I squinted to see her name tag. Karen Taylor — someone I didn't know. She looked like a nurse, though. Brown hair cut sensibly short, no makeup, simple skirt and blouse, a brisk, no-nonsense manner. I replied, "There's been some laboratory research on vanillin — the active plant chemical in vanilla. It's been shown to reduce free radicals, slow cell mutations, and restrict the blood supply to tumors. So it may be useful in treating some cancers."
"And the scent has a calming effect," my partner Ruby Wilcox added. "Researchers doing mood mapping say that just a whiff of vanilla can make people feel relaxed and happy." There was a general whisper of yesses around the room, and somebody said, "To me, vanilla smells like home. Like my mother. Whenever I smell it, I think of her."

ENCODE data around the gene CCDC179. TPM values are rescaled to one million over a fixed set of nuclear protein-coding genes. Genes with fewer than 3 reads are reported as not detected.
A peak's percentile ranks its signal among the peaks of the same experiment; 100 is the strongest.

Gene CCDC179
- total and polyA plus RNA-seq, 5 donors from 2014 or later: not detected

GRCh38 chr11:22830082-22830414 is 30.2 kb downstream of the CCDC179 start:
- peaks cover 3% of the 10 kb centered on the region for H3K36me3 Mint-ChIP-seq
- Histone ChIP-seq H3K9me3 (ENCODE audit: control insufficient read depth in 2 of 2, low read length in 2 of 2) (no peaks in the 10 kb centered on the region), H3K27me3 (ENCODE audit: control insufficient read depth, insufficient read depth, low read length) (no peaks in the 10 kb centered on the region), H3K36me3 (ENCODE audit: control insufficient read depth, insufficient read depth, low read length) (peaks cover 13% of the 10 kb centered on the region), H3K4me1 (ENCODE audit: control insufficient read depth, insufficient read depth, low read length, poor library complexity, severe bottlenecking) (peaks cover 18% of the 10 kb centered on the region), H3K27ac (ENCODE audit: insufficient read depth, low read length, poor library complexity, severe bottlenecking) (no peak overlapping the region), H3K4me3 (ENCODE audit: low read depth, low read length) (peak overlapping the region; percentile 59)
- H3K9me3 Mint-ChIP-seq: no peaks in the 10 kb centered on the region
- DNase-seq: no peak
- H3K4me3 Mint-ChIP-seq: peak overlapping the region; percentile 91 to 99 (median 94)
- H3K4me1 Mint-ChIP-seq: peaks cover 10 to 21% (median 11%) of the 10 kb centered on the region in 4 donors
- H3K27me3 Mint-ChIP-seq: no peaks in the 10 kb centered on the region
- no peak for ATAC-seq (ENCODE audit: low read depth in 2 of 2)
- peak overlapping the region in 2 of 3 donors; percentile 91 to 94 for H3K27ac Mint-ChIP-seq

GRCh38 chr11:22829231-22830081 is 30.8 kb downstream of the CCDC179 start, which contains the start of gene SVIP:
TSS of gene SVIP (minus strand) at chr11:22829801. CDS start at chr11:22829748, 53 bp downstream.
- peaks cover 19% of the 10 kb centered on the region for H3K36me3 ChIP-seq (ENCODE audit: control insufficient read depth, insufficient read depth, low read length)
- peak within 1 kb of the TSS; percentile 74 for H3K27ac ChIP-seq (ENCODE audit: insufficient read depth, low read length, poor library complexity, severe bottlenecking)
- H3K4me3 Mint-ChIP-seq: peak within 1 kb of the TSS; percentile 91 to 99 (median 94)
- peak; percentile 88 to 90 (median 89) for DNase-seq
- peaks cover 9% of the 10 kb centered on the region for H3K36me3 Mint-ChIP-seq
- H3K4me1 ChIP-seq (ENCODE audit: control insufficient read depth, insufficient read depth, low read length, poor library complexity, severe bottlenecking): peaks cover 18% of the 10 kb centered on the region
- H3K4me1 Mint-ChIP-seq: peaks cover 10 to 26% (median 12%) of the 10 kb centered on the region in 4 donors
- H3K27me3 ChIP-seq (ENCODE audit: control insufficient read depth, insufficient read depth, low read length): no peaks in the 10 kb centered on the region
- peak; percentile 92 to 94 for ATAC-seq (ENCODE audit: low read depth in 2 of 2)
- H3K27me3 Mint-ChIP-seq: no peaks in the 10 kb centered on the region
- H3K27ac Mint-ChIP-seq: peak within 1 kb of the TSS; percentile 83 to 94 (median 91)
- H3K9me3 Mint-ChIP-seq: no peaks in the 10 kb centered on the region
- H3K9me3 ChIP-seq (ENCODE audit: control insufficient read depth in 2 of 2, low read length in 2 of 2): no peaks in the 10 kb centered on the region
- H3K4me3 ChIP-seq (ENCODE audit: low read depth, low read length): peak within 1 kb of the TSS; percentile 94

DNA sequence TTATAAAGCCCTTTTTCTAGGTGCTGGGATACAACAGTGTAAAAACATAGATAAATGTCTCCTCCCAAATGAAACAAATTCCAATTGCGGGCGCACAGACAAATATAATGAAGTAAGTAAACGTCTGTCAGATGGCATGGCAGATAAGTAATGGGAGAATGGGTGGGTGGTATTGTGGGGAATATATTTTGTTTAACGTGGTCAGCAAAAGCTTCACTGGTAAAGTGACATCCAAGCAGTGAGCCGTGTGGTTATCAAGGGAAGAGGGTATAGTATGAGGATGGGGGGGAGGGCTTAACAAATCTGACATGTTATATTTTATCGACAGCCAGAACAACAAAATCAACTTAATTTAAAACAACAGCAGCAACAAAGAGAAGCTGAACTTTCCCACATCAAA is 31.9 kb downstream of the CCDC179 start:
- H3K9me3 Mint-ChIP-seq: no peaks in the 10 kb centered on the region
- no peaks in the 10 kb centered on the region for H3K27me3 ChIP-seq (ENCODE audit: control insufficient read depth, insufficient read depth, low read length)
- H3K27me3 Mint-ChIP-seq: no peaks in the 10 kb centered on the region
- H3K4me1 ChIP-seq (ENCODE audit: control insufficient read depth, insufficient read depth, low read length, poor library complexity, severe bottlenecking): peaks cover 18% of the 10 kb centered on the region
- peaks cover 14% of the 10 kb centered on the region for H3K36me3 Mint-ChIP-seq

Another hand went up. "How much sun does a vanilla plant need?" The questioner, Edith Barlow, wore her auburn hair in a loose cloud around her shoulders. "Can I grow it in my living room?"
"Good questions, Edith," I said. "You may see vanilla advertised as a house plant, but growing it is tricky. It needs warm temperatures — nothing lower than fifty-five — bright light, and a super-sticky humidity level, around eighty-five percent. Vanilla planifolia — planifolia just means 'flat-leaved'— is a tropical vine that grows best in a greenhouse." I smiled at the auburn-haired woman. "But don't give up hope. If you don't have your very own personal greenhouse, check with Sonora Garden Center. Maggie Walker, the owner, offers an orchid boarding service. She'll be glad to board your vanilla plant, keep it healthy, and give it everything it needs. When it's ready to bloom — when it's three years old and about ten feet tall — you can take it home and enjoy the blossoms. You can even try your hand at pollinating it."